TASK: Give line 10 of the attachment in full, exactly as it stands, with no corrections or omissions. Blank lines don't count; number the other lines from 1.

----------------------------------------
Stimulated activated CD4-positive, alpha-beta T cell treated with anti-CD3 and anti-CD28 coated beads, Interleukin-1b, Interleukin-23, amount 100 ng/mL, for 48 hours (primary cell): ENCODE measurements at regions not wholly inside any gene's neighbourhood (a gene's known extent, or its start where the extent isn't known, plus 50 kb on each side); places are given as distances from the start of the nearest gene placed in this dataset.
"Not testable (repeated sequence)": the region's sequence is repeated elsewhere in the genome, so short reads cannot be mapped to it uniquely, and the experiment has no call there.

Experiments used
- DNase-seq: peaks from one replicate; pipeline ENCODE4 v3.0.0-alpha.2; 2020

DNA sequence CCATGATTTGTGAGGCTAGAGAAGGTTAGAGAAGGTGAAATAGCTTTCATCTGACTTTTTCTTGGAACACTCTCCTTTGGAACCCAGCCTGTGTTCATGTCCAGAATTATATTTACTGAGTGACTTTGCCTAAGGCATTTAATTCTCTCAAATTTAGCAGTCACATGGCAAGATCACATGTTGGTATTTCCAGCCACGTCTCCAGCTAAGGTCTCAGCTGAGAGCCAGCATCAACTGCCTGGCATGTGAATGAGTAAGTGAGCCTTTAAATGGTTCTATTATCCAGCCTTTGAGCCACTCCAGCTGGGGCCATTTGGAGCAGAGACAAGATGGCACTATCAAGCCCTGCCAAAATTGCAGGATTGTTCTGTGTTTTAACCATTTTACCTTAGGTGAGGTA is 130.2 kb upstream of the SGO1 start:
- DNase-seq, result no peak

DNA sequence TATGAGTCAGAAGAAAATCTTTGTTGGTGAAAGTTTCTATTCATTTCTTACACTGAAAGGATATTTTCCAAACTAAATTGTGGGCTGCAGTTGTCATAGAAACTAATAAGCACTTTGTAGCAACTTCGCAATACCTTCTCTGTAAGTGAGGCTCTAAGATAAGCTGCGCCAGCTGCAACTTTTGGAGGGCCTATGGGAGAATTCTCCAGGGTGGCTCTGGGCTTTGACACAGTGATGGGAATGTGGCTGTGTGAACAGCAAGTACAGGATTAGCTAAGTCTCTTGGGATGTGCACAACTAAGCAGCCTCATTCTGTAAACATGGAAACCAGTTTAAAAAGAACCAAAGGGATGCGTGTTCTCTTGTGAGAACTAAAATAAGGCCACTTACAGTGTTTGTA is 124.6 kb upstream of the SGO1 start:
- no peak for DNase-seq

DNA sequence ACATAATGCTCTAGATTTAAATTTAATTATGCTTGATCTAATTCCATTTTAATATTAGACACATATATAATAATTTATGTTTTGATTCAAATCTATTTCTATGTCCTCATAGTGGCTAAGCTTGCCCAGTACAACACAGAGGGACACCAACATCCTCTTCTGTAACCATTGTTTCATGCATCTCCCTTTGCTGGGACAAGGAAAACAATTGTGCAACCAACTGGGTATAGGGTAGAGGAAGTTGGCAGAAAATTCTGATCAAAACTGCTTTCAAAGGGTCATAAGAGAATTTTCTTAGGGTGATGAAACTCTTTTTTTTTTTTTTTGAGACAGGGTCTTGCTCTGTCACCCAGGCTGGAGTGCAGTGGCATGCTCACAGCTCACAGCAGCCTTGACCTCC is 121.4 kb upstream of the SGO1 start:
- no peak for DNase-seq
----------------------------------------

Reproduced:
- no peak for DNase-seq